Author’s Note: This article was originally posted in November 2020 and has been completely revamped and updated to keep up with the changes.
On the 16th of March 2022, Google announced that it would stop processing data in Universal Analytics from July 1st 2023 and Universal Analytics 360 from October 1st 2023.
If you need help transitioning from Universal Analytics to Google Analytics 4, then please get in touch.
When Google Analytics 4 was originally launched back in October 2020, it sent ripples through the marketing and optimisation world. Since then, a lot of posts were published about how to implement the new version and what the technical features are. However, these articles might not be addressing some of your business questions as a marketing manager or a business leader.
This is a new version of the post that was originally posted soon after the launch. It was time to revisit the advice and outline the features, as we’ve been using Google Analytics 4 more and more with our clients. Whilst a lot of the original content was relevant, I’ve added and updated information on everything from the difference between Universal Analytics and Google Analytics 4 to how to plan switching over to the new platform.
Here are the questions I still hear you ask:
- Should I upgrade now?
- How will my existing data be affected?
- What are the key differences between the old and the new Google Analytics?
- What do they mean for the level of insight I will be able to get?
- How will this change affect my measurement and optimisation plans?
- How do I budget for the upgrade effectively?
- How long do I have to make the switch?
- What training resource will I need to support my team?
- Can my team handle the switch or do I need external resources?
- How will existing processes and ways of working change as a result of this new development?
In this blog post I’ll address these and more questions to help you figure out the implications for your team and for your business, so you can plan ahead effectively.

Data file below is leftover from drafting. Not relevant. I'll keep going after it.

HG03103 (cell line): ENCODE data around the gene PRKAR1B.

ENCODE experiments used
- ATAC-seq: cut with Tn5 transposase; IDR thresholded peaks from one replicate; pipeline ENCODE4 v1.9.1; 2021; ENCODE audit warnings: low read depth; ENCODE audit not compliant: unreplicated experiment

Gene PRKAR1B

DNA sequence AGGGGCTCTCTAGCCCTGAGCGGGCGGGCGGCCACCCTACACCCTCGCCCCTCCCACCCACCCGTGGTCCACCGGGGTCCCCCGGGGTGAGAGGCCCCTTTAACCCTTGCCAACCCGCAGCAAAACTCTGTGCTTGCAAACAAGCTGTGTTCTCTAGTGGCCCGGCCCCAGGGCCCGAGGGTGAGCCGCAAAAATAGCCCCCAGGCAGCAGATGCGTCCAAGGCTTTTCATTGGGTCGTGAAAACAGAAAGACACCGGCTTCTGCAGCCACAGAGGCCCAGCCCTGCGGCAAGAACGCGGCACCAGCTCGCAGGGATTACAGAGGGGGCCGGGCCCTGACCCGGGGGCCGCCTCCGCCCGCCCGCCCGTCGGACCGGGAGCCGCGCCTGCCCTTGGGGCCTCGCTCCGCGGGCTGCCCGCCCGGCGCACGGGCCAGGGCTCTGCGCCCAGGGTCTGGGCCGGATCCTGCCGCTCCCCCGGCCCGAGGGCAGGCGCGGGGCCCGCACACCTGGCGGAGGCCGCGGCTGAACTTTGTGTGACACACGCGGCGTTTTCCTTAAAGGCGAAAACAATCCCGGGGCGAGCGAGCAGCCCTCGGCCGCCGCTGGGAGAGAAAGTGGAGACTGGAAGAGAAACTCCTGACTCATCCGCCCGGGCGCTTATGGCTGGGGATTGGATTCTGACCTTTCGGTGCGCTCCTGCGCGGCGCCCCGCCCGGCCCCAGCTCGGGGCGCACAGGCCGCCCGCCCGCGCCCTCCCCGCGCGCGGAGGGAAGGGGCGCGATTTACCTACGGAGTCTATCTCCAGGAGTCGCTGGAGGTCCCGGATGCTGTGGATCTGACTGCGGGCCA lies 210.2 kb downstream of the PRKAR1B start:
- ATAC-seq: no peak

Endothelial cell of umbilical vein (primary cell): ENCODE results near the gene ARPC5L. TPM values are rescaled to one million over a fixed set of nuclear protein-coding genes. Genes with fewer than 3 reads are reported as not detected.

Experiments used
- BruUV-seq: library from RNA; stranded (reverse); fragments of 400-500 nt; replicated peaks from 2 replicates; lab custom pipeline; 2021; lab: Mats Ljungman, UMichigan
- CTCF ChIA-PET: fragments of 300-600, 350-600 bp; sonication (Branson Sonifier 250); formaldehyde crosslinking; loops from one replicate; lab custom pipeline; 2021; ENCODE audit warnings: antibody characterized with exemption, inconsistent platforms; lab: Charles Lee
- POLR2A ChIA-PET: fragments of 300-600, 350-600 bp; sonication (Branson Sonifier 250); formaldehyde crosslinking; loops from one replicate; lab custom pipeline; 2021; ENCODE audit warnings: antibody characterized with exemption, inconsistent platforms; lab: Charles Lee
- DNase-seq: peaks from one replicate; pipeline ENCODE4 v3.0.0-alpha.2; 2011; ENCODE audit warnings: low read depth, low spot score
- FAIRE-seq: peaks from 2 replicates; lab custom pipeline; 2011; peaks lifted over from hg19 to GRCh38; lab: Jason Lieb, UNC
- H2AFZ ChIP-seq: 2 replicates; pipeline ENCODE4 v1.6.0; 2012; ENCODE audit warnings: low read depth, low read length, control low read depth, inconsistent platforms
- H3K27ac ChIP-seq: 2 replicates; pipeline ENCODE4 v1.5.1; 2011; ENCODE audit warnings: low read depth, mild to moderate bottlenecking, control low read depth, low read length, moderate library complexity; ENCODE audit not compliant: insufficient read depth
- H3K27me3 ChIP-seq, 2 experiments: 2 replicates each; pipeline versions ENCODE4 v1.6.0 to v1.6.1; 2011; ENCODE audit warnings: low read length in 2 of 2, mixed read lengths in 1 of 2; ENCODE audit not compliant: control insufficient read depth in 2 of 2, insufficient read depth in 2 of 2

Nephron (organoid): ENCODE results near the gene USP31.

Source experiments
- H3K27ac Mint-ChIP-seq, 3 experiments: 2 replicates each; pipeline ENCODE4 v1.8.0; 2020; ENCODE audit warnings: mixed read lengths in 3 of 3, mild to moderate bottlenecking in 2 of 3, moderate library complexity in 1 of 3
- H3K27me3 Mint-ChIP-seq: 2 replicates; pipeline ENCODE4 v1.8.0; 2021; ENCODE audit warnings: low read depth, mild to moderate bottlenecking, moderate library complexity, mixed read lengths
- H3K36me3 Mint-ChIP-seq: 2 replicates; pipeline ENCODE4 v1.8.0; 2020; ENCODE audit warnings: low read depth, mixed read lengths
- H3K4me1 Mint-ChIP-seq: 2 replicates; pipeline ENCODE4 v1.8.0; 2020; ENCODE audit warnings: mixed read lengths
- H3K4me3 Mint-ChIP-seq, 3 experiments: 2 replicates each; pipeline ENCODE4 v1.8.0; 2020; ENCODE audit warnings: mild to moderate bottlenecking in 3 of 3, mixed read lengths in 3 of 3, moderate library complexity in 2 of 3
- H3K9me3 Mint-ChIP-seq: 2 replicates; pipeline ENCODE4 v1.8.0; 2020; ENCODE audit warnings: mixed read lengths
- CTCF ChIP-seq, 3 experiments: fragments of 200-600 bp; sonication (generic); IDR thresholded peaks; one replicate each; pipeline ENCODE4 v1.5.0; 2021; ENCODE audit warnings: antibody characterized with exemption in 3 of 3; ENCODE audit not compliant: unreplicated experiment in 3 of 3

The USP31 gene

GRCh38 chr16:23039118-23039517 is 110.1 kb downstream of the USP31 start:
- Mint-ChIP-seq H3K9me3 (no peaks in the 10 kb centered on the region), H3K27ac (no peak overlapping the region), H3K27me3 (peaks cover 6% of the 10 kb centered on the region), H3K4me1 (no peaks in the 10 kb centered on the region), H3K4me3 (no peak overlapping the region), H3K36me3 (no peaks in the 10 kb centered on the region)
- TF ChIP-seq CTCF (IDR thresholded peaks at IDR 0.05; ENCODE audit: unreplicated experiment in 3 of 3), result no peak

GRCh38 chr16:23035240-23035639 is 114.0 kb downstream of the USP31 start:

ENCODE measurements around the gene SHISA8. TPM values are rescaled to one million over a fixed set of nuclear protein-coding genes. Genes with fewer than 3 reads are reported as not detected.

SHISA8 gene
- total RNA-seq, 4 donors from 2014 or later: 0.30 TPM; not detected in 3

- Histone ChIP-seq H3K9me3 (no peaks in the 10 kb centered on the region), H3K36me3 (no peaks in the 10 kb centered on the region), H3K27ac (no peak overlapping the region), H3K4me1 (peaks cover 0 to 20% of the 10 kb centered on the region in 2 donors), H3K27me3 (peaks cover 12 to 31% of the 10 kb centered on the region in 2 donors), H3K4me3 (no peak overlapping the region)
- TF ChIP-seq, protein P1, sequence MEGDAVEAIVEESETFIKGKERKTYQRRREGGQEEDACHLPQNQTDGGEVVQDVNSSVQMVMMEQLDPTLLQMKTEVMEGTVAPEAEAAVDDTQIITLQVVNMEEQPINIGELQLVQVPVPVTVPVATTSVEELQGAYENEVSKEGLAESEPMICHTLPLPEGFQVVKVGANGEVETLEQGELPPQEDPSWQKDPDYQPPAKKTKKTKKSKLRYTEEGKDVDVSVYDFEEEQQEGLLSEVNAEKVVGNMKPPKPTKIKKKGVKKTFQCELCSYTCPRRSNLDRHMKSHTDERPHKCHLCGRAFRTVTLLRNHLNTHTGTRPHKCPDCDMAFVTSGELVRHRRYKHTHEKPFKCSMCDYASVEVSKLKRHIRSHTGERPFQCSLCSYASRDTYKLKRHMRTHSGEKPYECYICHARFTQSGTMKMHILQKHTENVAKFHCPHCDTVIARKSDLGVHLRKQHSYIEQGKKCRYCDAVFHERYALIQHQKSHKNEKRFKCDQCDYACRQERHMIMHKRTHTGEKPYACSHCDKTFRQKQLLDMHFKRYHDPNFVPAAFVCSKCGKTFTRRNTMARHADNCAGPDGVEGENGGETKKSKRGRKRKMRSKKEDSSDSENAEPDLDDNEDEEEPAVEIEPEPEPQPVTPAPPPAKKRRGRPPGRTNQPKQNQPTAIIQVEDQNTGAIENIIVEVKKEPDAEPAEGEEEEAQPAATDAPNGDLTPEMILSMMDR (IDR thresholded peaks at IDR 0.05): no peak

As someone used to developing website measurement plans and producing insight reports based on Google Analytics data, I know how important it is to plan ahead upgrade activities and to get your team involved.
I won’t cover the detailed technicalities of setting up Google Analytics 4. Instead, I will be referencing specific features and how they may affect your organisation. I will give a top-level overview and include references in case you want to learn about the more technical aspects.
What is Google Analytics 4?
Google Analytics 4 is the fourth incarnation of the popular web analytics platform from Google. The previous versions were Urchin, classic Google Analytics and finally Universal Analytics which has been reigning since 2013. The latest version evolved directly from the Google Analytics beta product called App + Web, which has been around since 2019.
When comparing it with Universal Analytics, the new version of Google Analytics is fundamentally different: from data collection and user infrastructure, to reporting and data analysis (for a feature comparison, check out this great resource from Google). I won’t lie, there is a learning curve.
For example, there’s a limited number of default reports in Google Analytics 4. Outside of these default reports you have to configure the platform to fit your requirements and also feed the data into the platform correctly so that you can build meaningful reports. Keep reading to find out what all these variations could mean for your team as I digest the new features and how they affect configuration and analysis.
Google Analytics 4 vs. Universal Analytics – the key differences that will affect your business planning
Google Analytics 4 can capture user interactions better
The main difference has to be the event-driven data model for collecting information relating to User behaviour.
Universal Analytics collects data based on Sessions and Page Views and this is done by default. Where it gets challenging is when it comes to single page web applications where the page URL itself doesn’t change as the users interact with the site. In fact, apart from merely visiting page after page, there are a lot of additional ways users can potentially interact with modern websites and mobile apps. Some of these are:
- progressing through multi-step checkout funnels,
- opening tabs and accordions,
- scrolling up and down the page,
- watching videos,
- being shown pop-ups and inputting an email address to sign up to a newsletter,
- downloading files.
While all of the actions above have to be specially set up in Universal Analytics, some can be collected in Google Analytics 4 with a mere flick of a switch. Configuration specialists have to be mindful though that these Events are then preconfigured in a way that might not be aligned with the rest of their measurement plan (the solution is to replace them with equivalent custom Events).
Some of these Enhanced Measurements are good. However, some I’ve decided to switch off and recreate as custom configurations when setting things up for clients. Remember, this depends on your measurement plan and how detailed you want to be. For example, “Scrolls” in Enhanced Measurements is by default tracking when users scroll 90% of the page. 90% is generally considered as the user having seen the entire page. But you may want to add extra increments or see if people reach a specific point in the page.